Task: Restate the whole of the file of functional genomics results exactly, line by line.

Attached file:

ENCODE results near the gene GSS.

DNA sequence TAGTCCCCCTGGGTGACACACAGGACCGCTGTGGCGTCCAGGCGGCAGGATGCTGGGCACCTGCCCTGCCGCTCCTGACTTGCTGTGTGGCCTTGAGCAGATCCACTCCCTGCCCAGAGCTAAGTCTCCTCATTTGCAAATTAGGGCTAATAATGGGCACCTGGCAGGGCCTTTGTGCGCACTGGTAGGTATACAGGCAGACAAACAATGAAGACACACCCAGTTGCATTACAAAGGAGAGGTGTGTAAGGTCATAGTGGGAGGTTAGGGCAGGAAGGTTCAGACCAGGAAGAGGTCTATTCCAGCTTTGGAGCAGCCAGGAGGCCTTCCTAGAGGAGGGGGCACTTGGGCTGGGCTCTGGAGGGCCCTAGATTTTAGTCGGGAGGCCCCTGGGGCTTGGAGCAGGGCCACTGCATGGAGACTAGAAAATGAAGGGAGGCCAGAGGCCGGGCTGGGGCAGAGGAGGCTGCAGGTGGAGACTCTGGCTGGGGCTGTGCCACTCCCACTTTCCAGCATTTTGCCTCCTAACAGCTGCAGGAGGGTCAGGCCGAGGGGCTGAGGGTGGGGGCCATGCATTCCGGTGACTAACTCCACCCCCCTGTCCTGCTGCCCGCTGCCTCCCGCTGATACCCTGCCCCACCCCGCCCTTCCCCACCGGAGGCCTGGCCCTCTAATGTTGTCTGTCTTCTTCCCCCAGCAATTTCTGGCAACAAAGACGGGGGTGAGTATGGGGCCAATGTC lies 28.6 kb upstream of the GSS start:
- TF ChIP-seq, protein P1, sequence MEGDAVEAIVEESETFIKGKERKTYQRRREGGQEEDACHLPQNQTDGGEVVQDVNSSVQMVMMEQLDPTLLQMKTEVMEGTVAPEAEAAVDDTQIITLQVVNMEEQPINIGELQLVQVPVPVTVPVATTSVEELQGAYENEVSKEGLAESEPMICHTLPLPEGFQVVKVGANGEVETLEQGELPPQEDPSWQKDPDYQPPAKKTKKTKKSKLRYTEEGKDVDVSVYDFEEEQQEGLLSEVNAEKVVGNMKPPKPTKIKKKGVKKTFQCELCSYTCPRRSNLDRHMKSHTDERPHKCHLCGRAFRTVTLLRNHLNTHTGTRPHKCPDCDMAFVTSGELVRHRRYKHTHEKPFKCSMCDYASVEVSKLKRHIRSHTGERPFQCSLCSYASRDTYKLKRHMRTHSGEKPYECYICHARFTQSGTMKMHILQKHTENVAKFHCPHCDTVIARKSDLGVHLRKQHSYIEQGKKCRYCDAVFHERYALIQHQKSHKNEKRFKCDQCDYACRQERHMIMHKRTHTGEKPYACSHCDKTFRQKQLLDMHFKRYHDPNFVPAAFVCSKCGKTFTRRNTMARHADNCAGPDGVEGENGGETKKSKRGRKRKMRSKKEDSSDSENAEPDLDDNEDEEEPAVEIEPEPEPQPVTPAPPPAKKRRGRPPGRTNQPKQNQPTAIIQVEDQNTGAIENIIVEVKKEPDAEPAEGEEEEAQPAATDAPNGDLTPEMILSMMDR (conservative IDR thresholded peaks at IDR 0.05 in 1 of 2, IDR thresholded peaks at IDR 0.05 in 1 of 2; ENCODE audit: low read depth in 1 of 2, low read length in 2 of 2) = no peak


ENCODE results near the gene GSS.

DNA sequence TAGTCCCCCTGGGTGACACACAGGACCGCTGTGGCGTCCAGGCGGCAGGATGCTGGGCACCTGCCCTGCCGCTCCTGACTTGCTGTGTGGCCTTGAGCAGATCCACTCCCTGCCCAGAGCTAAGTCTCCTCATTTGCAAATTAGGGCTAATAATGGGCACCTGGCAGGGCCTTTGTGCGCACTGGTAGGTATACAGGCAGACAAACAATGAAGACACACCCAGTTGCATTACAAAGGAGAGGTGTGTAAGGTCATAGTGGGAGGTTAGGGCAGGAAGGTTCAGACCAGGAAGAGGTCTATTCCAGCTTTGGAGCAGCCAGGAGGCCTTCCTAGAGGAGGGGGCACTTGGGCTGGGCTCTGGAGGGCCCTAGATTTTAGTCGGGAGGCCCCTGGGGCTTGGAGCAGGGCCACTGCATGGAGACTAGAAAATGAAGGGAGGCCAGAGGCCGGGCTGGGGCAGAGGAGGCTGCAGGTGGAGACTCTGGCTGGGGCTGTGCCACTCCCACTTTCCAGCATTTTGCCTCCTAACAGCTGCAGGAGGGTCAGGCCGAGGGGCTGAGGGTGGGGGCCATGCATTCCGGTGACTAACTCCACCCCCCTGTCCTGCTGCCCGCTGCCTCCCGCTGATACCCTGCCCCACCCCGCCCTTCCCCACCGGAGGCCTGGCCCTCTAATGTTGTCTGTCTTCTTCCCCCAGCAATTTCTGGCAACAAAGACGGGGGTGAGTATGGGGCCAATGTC lies 28.6 kb upstream of the GSS start:
- TF ChIP-seq, protein P1, sequence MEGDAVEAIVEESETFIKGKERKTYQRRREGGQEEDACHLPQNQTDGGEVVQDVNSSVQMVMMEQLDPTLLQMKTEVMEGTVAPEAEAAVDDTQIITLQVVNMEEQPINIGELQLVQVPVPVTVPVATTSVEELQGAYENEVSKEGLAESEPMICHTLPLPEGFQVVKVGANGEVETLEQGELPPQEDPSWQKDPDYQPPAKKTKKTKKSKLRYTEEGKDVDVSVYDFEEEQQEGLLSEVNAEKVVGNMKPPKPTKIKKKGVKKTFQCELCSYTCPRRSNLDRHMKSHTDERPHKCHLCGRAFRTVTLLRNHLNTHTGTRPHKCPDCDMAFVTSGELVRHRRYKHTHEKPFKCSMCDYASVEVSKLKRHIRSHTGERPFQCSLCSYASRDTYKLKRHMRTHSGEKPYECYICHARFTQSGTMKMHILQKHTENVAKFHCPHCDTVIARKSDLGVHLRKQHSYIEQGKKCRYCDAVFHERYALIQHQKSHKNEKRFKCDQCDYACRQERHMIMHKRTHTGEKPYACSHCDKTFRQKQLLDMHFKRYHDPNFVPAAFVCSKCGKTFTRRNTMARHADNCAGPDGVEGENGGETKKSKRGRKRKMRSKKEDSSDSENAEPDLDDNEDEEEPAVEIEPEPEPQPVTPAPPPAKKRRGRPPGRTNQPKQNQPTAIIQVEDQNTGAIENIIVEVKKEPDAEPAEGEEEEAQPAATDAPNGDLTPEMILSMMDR (conservative IDR thresholded peaks at IDR 0.05 in 1 of 2, IDR thresholded peaks at IDR 0.05 in 1 of 2; ENCODE audit: low read depth in 1 of 2, low read length in 2 of 2) = no peak